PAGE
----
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Oil can scale length


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I take you to mean you are going to take a finished neck from an old Ibanez and attach it to an oil can (for the body) and make use of the ibby bridge and electronics. 

It won't work if you throw off the scale length any at all. You have to find a way to attach the neck that allows you to mount the bridge the same distance away from the nut as it was in the original guitar. I believe that is 25.5" It does not matter how much body there is below the bridge, it can be at the bottom edge of the can. But it has to be the proper distance from the nut based on the scale the neck is fretted to. Otherwise it will be out of tune whenever you fret a note.

SR

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What @ScottR said. There's only one crucial measurement in a guitar for it to work and that is the double length from the nut to the 12th fret, also known as the scale length. Anything else serves other purposes like tuning, amplifying, ergonomics and aesthetics. The image below shows that math. Obviously you'd have to add tuners at either end but the rest is up to your imagination. Be it an oil can, a star, flower, rifle... As long as the 12th fret is in the middle of the scale it's a working guitar.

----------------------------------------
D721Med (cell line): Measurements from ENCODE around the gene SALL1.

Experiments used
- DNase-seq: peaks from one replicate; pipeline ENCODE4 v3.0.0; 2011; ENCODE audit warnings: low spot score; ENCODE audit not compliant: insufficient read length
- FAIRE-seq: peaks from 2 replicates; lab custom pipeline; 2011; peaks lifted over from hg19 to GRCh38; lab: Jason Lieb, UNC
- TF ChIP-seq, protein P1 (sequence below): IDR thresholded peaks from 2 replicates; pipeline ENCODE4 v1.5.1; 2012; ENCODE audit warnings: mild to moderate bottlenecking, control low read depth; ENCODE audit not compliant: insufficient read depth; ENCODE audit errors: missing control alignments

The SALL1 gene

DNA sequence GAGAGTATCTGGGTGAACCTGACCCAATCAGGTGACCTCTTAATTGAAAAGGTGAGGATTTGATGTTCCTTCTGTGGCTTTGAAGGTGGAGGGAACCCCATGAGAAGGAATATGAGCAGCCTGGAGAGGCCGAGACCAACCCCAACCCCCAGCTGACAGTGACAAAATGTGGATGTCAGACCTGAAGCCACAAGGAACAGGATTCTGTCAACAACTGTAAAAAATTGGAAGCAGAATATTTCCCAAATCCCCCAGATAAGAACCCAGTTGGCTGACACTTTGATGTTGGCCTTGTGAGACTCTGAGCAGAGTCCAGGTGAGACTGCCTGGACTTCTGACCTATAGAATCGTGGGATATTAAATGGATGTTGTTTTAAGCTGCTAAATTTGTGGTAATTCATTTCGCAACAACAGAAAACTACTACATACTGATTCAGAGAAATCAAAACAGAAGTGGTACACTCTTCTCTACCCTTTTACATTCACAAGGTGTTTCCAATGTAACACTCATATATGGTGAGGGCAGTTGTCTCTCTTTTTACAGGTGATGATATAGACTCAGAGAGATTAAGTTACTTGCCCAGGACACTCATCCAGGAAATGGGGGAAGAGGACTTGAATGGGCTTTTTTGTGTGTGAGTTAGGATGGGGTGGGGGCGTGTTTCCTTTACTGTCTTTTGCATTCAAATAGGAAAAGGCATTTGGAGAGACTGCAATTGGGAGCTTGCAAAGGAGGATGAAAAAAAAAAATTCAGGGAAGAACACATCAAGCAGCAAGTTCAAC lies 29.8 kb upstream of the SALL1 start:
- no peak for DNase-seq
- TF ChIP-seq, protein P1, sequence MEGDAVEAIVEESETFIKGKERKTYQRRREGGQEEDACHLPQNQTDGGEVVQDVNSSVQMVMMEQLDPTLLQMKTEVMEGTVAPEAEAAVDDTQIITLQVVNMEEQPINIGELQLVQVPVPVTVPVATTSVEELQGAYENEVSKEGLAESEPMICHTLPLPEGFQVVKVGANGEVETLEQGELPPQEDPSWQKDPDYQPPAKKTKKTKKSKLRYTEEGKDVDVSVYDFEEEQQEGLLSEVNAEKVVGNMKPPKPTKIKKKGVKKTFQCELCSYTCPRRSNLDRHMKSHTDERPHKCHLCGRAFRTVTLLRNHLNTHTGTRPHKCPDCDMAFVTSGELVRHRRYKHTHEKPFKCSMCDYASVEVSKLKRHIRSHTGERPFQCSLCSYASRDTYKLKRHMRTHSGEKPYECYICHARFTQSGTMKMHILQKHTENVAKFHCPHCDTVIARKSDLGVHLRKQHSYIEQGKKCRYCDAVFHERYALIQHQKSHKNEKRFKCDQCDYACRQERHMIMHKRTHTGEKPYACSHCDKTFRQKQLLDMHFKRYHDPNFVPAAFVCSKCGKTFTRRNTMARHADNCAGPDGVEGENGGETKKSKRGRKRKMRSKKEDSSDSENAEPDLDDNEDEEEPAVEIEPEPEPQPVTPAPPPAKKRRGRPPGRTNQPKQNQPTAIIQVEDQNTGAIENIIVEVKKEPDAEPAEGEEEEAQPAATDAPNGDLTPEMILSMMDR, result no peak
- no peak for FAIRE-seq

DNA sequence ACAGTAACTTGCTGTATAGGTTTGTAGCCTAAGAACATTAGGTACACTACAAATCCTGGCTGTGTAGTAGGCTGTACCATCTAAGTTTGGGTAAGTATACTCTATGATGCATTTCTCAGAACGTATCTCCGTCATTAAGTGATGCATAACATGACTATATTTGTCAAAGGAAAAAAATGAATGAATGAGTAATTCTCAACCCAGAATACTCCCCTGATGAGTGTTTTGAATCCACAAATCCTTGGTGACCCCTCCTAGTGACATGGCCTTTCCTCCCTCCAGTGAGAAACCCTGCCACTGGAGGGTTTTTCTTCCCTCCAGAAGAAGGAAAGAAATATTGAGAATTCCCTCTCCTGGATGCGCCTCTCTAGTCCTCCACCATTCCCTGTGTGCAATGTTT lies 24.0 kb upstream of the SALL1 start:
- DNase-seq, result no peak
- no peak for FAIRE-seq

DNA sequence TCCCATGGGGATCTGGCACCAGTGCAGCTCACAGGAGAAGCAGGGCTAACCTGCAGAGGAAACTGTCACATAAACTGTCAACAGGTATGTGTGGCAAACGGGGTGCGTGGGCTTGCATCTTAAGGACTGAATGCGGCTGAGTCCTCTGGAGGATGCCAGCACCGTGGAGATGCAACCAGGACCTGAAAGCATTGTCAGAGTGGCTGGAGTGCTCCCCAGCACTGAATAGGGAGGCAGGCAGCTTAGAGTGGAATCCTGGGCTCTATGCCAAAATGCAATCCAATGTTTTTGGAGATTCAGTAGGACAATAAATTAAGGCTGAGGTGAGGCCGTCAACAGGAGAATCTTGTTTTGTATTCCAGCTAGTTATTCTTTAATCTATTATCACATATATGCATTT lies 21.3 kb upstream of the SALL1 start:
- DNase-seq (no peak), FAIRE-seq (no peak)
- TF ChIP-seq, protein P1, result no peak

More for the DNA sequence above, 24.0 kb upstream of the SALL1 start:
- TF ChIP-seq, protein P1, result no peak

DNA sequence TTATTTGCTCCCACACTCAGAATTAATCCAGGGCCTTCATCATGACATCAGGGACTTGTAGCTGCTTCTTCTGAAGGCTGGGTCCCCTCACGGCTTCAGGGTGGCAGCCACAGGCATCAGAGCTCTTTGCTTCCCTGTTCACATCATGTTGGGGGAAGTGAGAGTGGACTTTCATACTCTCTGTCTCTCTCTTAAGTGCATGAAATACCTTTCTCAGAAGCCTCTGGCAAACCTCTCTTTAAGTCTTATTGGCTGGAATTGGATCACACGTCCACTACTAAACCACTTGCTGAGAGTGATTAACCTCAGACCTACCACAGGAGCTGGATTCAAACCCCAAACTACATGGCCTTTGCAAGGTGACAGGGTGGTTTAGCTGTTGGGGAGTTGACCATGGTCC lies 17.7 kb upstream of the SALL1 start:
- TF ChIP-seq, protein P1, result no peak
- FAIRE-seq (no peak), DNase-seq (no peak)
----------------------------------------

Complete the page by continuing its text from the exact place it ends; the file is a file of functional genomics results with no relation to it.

kuva.png.da04b889db373b425119266fd61e8e75.png

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The scale length we used on the original Afri-Can guitars was 25" which worked out perfectly with the 22 fret in line with the edge of the can and the strings anchored at the other edge. The break angle over the bridge was just right.

A later iteration was extended to 24 frets with the 24th fret level with the edge of the can and the strings still anchored at other edge. This made the break angle on the bridge too shallow and we never pursued it further.

How are you going the fix the can to the neck? Ours were a neck through with the end bolted against the end of the can below string anchor point. The can in itself, at least the ones we used to get around here,  is not strong enough to resist the string pull without some sort of bracing.

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